Unless you're brand new-to using computers, the recent news that an Internet Explorer hole was exploited in China-based attacks against Google Gmail users and dozens of high-tech companies was no surprise.
Lately, malicious software has increasingly targeted holes in media players such as Adobe's Flash Player and Reader PDF software, so the Chinese attack on IE is in some ways a throwback. Many tech pundits have responded by recommending against using Internet Explorer at all. The free and easy availability of alternative browsers such as Firefox, Opera, Apple's Safari, and Google's own Chrome would appear to make this sound advice.
Unfortunately, some Internet users don't have a choice in which Web browser to use. The Web sites of many organizations use custom applications that require IE. More importantly, Windows itself relies on Internet Explorer to receive updates and for other behind-the-scenes operations. Even if you never open IE, you still need to make sure the browser is fully patched and up to date.
Review IE's security settings
In a mid-November post, I compared the security features of IE 8 with those of Firefox 3, Chrome 4, Safari 4, and Opera 10. Topping the list of new security features in IE 8 are automatic blocking of click-jacking and cross-site scripting attacks, automatic crash recovery, and highlighting of the actual domain name in the address bar.
That's why the safest thing any Internet Explorer user can do is upgrade to version 8. If you must use IE 7, be sure to keep the browser patched and set to either its High or Medium-High security setting. To check IE's security settings, click Tools, Internet Options, Security. In IE 7 and 8, make sure the option to Enable Protected Mode is checked (it's on by default in IE 8 on XP SP3, Vista SP1 and SP2, and Windows 7).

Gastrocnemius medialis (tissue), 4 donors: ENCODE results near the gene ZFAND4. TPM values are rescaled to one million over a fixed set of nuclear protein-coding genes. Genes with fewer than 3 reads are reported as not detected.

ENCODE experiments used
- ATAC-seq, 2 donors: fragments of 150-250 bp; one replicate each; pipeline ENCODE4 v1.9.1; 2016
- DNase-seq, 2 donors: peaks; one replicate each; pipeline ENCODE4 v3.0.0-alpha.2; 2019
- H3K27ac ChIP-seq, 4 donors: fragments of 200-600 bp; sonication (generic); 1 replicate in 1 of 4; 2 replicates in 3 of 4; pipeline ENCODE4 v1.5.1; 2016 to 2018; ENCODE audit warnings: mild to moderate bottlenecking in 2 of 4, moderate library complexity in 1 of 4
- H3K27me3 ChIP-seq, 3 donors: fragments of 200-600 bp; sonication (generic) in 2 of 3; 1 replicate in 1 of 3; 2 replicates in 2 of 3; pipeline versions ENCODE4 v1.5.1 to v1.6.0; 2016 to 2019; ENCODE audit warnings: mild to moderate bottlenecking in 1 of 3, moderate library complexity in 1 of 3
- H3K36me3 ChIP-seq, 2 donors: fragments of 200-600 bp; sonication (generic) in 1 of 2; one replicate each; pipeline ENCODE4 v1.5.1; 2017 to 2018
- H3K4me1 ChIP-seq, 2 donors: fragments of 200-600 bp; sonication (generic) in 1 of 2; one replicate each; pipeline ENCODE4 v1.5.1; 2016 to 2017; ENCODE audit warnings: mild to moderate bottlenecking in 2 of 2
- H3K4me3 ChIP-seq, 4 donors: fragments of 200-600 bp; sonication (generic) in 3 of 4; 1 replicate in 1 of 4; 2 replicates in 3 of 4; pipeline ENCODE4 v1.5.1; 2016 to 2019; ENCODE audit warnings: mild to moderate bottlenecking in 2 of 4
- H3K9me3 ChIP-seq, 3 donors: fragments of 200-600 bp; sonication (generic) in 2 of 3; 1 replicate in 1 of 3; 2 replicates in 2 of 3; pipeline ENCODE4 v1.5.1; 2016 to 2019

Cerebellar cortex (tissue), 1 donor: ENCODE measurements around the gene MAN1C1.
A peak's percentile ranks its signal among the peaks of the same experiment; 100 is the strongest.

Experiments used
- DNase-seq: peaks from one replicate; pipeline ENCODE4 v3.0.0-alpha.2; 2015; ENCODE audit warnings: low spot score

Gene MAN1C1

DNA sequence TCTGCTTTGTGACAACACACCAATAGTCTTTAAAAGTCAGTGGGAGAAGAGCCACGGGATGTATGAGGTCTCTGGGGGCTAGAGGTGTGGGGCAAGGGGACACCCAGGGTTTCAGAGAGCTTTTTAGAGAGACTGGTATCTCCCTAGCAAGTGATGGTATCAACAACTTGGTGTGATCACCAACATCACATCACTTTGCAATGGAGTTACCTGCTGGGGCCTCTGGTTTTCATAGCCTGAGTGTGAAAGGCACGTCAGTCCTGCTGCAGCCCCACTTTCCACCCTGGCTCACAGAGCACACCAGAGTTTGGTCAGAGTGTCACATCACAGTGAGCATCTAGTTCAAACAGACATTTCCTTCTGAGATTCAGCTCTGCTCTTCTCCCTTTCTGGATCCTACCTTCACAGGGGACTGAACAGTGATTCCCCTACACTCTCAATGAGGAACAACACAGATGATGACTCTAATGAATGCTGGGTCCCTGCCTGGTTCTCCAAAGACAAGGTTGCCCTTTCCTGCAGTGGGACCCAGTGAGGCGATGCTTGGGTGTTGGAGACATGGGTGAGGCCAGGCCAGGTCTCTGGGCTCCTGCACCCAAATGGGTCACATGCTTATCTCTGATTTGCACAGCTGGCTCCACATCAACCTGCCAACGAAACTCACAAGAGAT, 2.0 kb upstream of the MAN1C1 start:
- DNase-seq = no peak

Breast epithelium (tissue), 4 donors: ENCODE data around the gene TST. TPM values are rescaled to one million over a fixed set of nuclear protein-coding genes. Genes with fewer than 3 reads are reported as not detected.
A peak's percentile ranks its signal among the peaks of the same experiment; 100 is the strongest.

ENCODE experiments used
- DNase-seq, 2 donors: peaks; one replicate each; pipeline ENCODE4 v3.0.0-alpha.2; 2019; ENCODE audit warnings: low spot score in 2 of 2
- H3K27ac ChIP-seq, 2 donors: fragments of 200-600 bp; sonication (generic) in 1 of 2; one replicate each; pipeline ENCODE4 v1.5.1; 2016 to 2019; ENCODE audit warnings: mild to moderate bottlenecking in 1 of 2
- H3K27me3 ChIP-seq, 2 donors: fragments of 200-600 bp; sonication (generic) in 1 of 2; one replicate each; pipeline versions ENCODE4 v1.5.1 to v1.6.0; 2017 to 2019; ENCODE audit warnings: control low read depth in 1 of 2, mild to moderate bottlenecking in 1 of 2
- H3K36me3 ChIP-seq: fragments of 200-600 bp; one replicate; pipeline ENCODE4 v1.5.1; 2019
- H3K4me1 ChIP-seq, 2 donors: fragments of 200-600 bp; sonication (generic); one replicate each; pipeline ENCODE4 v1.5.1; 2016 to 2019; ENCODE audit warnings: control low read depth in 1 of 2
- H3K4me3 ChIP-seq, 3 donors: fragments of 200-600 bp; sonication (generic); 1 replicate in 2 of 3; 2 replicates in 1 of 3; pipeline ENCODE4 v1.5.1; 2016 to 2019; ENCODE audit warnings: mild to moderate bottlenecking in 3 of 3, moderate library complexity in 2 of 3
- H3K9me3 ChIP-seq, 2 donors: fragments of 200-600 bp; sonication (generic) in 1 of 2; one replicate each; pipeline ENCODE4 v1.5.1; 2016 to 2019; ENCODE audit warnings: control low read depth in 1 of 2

IE 8 also enables Data Execution Prevention by default, although you can turn on the feature in IE 7 by clicking Tools, Internet Options, Advanced, scrolling to the Security section, and making sure "Enable memory protection to help mitigate online attacks" is checked. About.com's Mary Landesman provides instructions for setting DEP in IE 6.
Enabling IE's Protected Mode and DEP features will go a long way toward keeping your computer safe from malware attacks. However, if you're still feeling vulnerable, there are two other things you can do to batten down IE's hatches.
The first is to sign in to a standard user account rather than to an administrator account. When using a standard account, you'll be blocked from such activities as downloading and installing programs and changing system settings. You can overcome the block by entering an administrator ID and password for the PC.
Lastly, you can set Internet Explorer to the High security setting by raising the slider control under the Security tab in Internet Options. Many people find IE's highest security level too restrictive for everyday browsing, but you can customize the settings by selecting the "Custom level" button, making your own security choices, and clicking OK twice. You'll have to restart IE for your new settings to take effect.
For Microsoft's take on the IE security flaw targeted by the Chinese government, see the company's Security Advisory 979352, which was released on January 14, 2010, and updated the following day. On the Microsoft Security Response Center blog, Jerry Bryant says that the company will release the update that patches this hole "as soon as the appropriate amount of testing has been completed."